Are they worth the hype?

When I bought my first pair of fins, I bought split-fins. I didn't really know anything about them, or the technology behind them but they were just what my local dive club was selling. However, I've been very happy with them and still use them, hundreds of dives later!

Split Fins incorporate some of the latest technology to give you a fin with serious power, while reducing leg-muscle fatigue, especially on long dives. There is a natural reduction on drag, which lowers muscle strain with prolonged kicking, such as diving into a current. The basic idea behind split fins is to create a high and low pressure side, which allows the water to be controlled and funneled down the blade and even causes the water to spin a vortex behind the fin, which increases water propulsion.

Sound complicated? It kind of is. But what you need to know is this: if you're going to be diving in sites where you'll need to consistently be kicking, or if you have weak leg muscles, split fins might be for you. They will allow you to keep kicking without getting as tired, but you will need to kick more frequently than someone with a regular style of fin would have to.

Another note is that it is quite difficult to use the frog-kick with them. As divers become more advanced, this is the style that they usually switch to, but it works much better with solid fins than it does the split ones.

Oceanic Vortex V16 Split Fins

Oceanic Vortex V-16 Split Fins for Scuba Diving and Snorkeling - Regular Blue
Oceanic Vortex V-16 Split Fins for Scuba Diving and Snorkeling - Regular Blue

An excellent fin choice for those with less powerful leg muscles (women) who still want lots of power in a fin. These are split, flexible fins, which means that you don't have to kick as hard to get the propulsion you need. You may have to kick more often, but you won't get leg cramps with these finds.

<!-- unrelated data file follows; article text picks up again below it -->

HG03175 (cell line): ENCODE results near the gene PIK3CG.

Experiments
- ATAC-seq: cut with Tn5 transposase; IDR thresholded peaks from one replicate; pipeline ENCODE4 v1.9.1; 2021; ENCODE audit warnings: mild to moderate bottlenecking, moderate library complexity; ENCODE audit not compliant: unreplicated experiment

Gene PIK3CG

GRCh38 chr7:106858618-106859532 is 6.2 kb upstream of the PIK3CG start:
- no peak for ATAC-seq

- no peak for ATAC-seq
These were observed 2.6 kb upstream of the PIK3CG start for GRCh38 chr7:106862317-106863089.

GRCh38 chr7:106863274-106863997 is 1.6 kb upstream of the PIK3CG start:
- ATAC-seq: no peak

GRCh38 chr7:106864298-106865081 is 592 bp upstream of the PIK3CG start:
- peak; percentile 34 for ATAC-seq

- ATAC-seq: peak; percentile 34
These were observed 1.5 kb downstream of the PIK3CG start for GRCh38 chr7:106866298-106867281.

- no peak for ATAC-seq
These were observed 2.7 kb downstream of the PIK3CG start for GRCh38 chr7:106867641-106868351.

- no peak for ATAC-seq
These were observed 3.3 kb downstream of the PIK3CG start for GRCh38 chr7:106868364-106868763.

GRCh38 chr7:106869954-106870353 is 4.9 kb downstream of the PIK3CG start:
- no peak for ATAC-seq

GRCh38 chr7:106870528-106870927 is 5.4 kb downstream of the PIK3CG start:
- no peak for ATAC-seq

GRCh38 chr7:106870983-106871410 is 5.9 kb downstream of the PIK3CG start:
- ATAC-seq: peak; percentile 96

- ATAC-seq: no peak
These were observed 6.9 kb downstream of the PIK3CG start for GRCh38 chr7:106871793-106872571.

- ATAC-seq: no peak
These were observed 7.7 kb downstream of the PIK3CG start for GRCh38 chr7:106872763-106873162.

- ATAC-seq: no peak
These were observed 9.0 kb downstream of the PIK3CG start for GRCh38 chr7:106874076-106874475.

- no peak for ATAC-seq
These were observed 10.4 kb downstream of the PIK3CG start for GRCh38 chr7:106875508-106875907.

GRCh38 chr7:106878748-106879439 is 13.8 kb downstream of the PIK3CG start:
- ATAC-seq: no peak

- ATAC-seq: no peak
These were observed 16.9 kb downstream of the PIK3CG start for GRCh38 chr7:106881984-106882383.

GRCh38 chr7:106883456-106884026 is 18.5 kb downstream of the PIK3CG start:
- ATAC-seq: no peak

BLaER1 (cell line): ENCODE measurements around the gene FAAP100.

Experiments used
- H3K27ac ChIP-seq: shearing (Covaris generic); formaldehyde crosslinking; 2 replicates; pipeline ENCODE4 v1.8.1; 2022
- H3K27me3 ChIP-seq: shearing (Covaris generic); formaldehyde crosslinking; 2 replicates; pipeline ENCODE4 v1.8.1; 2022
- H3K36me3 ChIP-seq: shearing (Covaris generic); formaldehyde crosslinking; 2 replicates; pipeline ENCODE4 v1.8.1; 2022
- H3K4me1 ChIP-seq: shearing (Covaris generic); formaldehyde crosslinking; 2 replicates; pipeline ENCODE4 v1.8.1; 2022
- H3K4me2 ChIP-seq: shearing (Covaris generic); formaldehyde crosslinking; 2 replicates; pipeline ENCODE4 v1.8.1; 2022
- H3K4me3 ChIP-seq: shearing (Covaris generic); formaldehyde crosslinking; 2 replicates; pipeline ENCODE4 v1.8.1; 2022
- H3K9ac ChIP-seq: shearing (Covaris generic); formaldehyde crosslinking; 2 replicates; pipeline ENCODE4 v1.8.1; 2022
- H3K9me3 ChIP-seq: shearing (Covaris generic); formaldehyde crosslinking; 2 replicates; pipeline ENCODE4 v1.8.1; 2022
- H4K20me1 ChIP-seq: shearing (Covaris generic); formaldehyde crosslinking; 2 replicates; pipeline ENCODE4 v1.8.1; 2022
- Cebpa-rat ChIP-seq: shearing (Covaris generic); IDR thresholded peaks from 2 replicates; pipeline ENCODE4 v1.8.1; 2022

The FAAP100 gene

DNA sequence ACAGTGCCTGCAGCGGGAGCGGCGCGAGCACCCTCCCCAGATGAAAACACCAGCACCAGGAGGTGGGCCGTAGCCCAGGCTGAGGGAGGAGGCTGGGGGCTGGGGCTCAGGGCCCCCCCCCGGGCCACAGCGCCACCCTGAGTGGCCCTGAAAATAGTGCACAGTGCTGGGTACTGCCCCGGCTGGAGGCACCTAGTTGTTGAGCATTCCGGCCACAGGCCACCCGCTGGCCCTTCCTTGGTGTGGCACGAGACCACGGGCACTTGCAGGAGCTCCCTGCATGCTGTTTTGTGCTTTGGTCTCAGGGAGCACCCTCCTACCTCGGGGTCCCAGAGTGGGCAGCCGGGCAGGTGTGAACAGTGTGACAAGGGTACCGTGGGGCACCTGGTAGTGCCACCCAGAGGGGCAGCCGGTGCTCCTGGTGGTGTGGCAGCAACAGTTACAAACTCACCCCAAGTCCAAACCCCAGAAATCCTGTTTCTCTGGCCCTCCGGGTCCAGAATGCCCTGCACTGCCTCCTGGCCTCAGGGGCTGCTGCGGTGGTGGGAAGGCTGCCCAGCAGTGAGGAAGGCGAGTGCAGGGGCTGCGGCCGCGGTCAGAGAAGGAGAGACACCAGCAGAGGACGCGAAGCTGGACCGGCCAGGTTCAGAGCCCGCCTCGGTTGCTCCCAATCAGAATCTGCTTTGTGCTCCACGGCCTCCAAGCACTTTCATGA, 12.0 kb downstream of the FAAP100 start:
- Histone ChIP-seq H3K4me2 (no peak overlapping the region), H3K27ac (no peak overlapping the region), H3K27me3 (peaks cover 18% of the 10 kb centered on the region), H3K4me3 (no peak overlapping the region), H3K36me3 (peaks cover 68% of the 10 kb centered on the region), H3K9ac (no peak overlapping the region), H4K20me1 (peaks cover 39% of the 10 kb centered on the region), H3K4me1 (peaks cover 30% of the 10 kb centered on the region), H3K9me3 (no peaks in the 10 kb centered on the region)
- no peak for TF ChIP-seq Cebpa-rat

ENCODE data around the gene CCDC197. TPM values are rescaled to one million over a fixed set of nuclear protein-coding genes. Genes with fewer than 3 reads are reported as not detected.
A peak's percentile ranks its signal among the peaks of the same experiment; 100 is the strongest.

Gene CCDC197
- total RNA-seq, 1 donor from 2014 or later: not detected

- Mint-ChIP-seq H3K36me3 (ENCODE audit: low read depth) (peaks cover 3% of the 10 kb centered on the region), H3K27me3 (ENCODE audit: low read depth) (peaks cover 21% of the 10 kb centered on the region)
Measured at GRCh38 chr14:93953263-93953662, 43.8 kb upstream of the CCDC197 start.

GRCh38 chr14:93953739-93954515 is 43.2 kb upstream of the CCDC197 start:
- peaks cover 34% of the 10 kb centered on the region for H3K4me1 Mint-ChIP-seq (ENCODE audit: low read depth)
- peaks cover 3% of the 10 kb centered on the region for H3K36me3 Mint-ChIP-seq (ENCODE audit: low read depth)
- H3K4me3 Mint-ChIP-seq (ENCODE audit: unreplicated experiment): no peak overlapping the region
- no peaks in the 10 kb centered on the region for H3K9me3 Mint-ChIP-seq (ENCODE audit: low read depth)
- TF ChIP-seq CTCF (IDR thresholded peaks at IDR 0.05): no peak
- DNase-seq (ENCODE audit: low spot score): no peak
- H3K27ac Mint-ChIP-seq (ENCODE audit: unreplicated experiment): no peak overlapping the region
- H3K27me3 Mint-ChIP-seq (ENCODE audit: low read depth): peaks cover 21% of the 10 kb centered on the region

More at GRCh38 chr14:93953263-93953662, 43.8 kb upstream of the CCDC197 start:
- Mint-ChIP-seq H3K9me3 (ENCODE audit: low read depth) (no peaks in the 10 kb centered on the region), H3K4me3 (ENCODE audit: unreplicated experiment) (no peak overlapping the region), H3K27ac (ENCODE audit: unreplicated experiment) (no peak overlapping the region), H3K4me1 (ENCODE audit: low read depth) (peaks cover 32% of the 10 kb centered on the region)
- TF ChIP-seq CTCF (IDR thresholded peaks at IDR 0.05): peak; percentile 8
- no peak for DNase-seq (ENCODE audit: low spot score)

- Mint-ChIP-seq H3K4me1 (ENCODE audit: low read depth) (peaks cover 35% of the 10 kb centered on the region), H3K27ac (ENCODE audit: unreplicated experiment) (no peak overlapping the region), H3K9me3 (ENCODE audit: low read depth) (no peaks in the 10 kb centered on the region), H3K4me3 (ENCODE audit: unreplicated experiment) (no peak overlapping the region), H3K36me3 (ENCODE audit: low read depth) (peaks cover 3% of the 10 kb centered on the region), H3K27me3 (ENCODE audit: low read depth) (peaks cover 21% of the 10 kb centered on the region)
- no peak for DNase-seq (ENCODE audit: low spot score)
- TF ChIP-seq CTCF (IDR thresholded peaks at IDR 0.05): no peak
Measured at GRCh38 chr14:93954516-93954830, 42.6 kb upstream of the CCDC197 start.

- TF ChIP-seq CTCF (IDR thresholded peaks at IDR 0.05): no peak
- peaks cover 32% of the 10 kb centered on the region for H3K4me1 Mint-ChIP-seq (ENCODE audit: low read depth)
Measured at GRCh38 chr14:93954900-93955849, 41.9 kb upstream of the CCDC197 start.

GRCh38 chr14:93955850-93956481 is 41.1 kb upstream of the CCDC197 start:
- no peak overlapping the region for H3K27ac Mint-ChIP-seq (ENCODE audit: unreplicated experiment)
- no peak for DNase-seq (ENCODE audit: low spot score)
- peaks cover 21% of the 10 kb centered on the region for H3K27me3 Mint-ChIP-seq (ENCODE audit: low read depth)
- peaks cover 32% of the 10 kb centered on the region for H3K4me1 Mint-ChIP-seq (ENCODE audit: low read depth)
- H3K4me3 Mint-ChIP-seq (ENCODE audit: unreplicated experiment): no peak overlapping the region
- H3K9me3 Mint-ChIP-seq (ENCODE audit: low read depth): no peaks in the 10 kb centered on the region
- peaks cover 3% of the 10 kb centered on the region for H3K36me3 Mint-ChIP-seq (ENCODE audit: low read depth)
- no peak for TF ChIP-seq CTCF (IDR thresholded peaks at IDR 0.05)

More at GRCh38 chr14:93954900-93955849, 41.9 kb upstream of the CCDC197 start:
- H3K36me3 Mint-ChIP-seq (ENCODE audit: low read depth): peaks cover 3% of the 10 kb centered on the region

Oceanic V16 Split Fins

What kind of Scuba Diving Fins are you looking for?

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Differences Between Paddle and Split Fins

What fins are you thinking of buying (or already have)?

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    • profile image

      Jackie 3 years ago

      KIm: Good for you and SW! Think we are going to get alittle rain here Sunday night haven't seen that in alhiwe! Have a great time and pace yourself, you wouldn't want to miss a thing. You'll be glad to know that PBOT Survey is also on a vacation we moved to the south side of the 8th floor of the Portland Building. We now get to keep an eye on City Hall.Enjoy yourselves! Take care. Mark Hawkins

    • profile image

      Isabella 3 years ago

      I love reading these articles because they're short but infvmratioe.

    • gregs411 profile image

      gregs411 5 years ago

      I like the full foot fins.

    • Roxtin profile image

      Roxtin 5 years ago

      Force fins all day long for me except if long swims against the current.

    • profile image

      anonymous 6 years ago

      I've promate fins and it's very comfort. thanks for your reviews...